REPAIRS to improve rehabilitation through understanding the connection between perception and action

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Raoul Bongers, associate professor at the Department of Human Movement Sciences of the UMCG received a Marie Skłodowska-Curie Innovation Training Network (ITN) grant for his project entitled REPAIRS to improve rehabilitation through understanding the connection between perception and action (2021–2024).


I am a human movement scientist working on motor control and motor learning; specifically, I study perception and action, the interaction between the two and apply this knowledge to rehabilitation.

About the project

REPAIRS takes a systems perspective to understand the interaction between perception and action, thus applying it to rehabilitation training to improve its effectiveness. To be clear: behaviour emerges from non-linear interaction among all the elements. For instance, when unit A and B interact, the behaviour of A in interaction with B is different from the behaviour of A when observed not in interaction. In rehabilitation, most approaches study only one element and not the interaction between the two. We study both, and translate that in rehabilitation.

The network

The core group of the consortium is composed of the people I know from my undergraduate programme, my work friends that I meet and talk to during conferences; then I included some of my past PhD students and post-docs who now work in other institutions. Finally, we looked for the partners that were still missing and contacted them. In our network, in addition to fundamental researchers, we also have clinical partners who focus on the clinical translation of the project, a technology partner who focuses on rehabilitation technology and philosophers working on the conceptual framework of the project.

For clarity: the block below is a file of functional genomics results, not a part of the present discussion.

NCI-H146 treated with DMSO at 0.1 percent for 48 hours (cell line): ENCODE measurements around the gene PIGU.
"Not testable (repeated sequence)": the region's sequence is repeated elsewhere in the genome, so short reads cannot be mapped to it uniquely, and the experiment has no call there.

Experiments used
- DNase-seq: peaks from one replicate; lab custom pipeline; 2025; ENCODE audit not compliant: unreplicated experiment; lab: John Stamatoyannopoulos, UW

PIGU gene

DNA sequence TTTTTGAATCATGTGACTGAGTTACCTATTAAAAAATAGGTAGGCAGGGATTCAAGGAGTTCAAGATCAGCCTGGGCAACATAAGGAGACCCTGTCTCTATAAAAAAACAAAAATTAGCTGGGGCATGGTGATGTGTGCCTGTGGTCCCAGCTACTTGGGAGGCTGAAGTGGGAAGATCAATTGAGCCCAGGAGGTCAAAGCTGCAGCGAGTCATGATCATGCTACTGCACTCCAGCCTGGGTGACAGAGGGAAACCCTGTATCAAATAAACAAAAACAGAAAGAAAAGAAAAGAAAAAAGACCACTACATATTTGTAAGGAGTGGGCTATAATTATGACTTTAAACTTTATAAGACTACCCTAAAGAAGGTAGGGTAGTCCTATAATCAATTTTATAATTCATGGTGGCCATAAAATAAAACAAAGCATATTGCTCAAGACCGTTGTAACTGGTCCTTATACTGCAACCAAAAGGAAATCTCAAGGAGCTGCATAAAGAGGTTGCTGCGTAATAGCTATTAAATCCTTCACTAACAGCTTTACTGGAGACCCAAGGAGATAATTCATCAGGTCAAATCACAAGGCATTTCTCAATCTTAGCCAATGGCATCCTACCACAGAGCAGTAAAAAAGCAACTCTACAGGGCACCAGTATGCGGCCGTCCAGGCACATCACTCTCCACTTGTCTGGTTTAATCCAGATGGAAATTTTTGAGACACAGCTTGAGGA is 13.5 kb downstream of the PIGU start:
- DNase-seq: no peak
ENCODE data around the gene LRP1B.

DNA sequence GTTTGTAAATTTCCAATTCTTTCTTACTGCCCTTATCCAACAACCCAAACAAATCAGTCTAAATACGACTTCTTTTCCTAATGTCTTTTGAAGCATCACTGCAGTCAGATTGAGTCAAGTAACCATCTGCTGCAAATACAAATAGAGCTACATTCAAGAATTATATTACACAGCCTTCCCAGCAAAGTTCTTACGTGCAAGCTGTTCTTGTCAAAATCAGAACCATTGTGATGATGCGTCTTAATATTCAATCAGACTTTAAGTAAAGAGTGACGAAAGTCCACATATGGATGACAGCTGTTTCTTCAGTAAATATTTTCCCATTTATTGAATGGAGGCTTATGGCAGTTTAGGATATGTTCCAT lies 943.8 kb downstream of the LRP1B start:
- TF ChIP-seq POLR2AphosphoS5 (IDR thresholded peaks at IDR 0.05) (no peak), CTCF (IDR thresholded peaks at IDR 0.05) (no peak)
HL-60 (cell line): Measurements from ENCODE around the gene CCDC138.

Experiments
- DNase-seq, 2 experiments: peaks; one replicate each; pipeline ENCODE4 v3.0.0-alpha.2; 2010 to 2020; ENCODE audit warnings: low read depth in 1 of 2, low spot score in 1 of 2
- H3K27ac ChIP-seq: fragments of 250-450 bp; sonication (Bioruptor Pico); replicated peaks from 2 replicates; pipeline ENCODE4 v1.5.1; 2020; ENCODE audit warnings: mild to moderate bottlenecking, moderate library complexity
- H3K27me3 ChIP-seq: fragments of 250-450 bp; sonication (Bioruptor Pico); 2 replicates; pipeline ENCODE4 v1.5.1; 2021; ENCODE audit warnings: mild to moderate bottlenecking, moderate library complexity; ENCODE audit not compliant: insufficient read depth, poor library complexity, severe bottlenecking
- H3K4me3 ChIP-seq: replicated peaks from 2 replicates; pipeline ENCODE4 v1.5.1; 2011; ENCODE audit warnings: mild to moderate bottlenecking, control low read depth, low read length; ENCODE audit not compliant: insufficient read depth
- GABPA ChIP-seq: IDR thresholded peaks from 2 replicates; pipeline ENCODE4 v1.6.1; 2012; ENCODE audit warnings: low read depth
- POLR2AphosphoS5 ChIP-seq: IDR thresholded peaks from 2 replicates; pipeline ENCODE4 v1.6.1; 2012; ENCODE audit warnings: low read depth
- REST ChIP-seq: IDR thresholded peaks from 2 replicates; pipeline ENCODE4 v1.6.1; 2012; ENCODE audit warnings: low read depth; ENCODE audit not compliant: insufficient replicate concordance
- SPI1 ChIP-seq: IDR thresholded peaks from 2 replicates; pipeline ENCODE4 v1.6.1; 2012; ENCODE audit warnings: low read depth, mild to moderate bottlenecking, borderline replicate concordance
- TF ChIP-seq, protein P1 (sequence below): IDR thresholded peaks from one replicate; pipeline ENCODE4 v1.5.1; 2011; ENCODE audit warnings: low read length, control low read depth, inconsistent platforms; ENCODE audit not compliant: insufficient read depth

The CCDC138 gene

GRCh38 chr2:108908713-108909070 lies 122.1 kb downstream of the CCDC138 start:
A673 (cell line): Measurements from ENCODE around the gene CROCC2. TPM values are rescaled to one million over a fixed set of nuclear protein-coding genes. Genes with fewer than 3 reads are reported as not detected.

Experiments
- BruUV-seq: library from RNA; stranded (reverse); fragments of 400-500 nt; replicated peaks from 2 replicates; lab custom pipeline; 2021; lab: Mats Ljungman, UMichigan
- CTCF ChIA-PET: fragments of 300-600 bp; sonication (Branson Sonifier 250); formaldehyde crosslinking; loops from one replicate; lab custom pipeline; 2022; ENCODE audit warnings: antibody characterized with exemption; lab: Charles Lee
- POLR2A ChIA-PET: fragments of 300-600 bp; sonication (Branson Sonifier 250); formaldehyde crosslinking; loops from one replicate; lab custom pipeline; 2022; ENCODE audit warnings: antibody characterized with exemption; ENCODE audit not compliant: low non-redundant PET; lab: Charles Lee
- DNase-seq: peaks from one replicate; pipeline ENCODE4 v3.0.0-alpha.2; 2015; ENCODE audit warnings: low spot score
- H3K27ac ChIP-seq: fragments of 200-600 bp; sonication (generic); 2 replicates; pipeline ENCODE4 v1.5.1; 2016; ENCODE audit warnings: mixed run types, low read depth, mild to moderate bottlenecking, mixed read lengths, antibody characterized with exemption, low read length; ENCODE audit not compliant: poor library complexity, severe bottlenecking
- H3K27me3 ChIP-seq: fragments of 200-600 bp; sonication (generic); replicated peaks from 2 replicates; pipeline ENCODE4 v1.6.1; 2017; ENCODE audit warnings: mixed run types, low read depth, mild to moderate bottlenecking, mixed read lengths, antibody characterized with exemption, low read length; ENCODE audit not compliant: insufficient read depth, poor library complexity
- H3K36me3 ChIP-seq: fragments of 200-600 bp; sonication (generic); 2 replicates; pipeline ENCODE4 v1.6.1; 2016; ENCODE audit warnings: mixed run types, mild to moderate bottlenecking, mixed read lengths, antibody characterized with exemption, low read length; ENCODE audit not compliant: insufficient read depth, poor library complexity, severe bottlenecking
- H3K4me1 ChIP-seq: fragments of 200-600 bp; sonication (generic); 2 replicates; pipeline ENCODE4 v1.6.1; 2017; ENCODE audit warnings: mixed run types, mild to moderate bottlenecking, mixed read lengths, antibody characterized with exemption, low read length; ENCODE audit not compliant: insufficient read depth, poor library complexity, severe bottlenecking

The application

I had heard about this training grant for a long time, but it took me some years to see the advantages of such a grant. During a meeting last year [2019], I changed my mind when I realised that this call is bottom up; since my research is a niche topic, I understood that this would be a good opportunity. On the other hand, I have always been active in organising workshops and symposia, so it was not so tough for me to build the training. I really enjoyed thinking about it.


Listen to all the advices you get; get support through the Research BV because it is a very challenging proposal to write. They helped me with the timeline and with breaking the project in smaller manageable sections, so each month I could focus on a part. Start early and work on time. Keep in mind that developing an ITN project is really different from developing any other scientific project: you need to integrate the training aspect into the research. Since you need to spend a lot of time on it and it is a complex project to write, do it on a topic you really like and that motivates you. It is one of the most exciting projects I worked on. I would re-do it immediately!

Take-home message

Listen to the advices; get support; integrate the training into the research; write about a topic that motivates you.